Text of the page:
Music Review: The Hallé at the Royal Concert Hall

Words: Kevin Stanley
Monday 03 April 2023
reading time: min, words

Kevin Stanley reviews the Hallé...


The programme tonight has been created by the Hallé’s new Composer in Residence: Dobrinka Tabakova. Tonight’s solo artist is Jakob Koranyi, a fantastic Swedish cellist from Stockholm. It’s easy to see why he has won numerous awards. His playing is beautiful. He plays several solo segments and also a part alongside the lead violinist. 

Tabita Berglund is the conductor this evening, she is regarded as one of today’s most exciting, talented young conductors and she has a style all of her own. She is full of energy and exciting to watch. It’s wonderful to watch her conducting the orchestra. As you might imagine she has conducted orchestras all across the world. She originally trained as a cellist herself, before conducting became her main focus in 2015. Perhaps this is why she and Koranyi are perfect partners. She is a whirlwind of energy. He plays with limitless enthusiasm and passion. There is clearly a great deal of respect between them. Even they embrace, twice after the first half of the performance. Koranyi also extends his appreciation to the orchestra and to the audience. He rounds out the first half of the evening with a piece of Bach which the audience really appreciate.

the strings are divine

The Cello Concerto by Dvorák is immensely enjoyable. Next is Schubert’s C major Fantasy homage, the strings are divine, combing with the cello and the viola to create a wonderous symphonic sound.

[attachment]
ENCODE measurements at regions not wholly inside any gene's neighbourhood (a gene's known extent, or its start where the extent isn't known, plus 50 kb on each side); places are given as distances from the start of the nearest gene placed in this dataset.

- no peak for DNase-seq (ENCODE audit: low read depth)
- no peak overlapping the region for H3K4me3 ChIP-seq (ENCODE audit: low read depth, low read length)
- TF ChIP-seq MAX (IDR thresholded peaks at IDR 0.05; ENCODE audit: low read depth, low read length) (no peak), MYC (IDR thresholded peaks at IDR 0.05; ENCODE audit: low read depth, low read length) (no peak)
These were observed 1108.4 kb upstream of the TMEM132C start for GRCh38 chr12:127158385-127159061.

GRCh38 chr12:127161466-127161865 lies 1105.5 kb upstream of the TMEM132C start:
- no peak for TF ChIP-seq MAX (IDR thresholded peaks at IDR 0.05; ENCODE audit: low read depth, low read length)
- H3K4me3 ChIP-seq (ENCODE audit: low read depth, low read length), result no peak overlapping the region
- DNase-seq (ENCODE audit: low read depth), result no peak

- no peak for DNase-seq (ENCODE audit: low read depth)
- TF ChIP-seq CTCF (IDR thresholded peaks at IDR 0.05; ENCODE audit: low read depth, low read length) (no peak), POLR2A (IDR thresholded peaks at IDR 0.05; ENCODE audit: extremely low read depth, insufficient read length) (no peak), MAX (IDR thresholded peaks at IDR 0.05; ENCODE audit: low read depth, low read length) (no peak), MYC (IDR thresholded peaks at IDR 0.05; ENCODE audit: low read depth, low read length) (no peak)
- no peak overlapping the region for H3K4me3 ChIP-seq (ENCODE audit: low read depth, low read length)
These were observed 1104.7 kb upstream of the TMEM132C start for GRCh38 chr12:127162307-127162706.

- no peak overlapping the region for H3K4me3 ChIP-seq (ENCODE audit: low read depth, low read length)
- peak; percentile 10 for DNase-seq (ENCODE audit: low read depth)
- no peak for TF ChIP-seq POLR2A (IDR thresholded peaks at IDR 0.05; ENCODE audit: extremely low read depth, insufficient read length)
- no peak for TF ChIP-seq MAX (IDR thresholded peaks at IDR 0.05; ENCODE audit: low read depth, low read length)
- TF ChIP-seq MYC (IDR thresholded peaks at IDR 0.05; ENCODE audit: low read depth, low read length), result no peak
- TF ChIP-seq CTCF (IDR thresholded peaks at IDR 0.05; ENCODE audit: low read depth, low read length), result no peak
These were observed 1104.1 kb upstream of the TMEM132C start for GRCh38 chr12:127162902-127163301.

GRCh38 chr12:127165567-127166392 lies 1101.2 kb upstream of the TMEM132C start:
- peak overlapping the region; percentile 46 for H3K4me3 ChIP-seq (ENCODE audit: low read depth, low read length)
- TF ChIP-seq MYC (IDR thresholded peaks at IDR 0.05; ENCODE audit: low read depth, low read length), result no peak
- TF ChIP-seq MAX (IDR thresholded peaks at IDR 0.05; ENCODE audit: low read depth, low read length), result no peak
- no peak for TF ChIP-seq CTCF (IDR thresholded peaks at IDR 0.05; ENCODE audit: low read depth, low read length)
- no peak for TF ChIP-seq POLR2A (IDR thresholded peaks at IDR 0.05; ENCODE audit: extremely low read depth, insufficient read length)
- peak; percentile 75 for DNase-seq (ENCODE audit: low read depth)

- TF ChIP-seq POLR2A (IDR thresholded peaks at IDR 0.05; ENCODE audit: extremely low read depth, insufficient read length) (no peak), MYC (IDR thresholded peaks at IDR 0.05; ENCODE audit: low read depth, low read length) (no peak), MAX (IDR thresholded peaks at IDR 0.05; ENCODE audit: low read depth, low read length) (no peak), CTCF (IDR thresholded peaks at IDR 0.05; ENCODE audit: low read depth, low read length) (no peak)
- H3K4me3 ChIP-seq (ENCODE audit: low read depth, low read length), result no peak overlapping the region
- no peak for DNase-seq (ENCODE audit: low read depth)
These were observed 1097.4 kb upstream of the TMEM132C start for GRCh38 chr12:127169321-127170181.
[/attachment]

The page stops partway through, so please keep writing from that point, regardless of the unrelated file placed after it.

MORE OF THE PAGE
The second half of the evening is filled with Symphony Number 5 by Sibelius a brooding and dark, but also grand piece that brings to mind the wonders of nature in what is an almost hymn-like piece of music. That said, without the solo cello it is somehow less enjoyable.

The After Hours performance saw pianist Cordelia Williamsperforming a programme inspired by the Fantasy homage to Schubert, including Nocturnes by Chopin and Dobrinka Tabakova and Schubert’s Sonata No. 19 in C minor. A perfect accompaniment to the programme just performed by the Hallé.

It was a night of beautiful music in the first half, somewhat melancholy music in the second half, with little audience interaction. Of course, it does not take away from the talent and enthusiasm that the Hallé brings to Nottingham. The After Hours performance by Cordelia Williams was beautiful.

The Hallé concert took place at the Royal Concert Hall Nottingham on Saturday 1 April, 7:30pm

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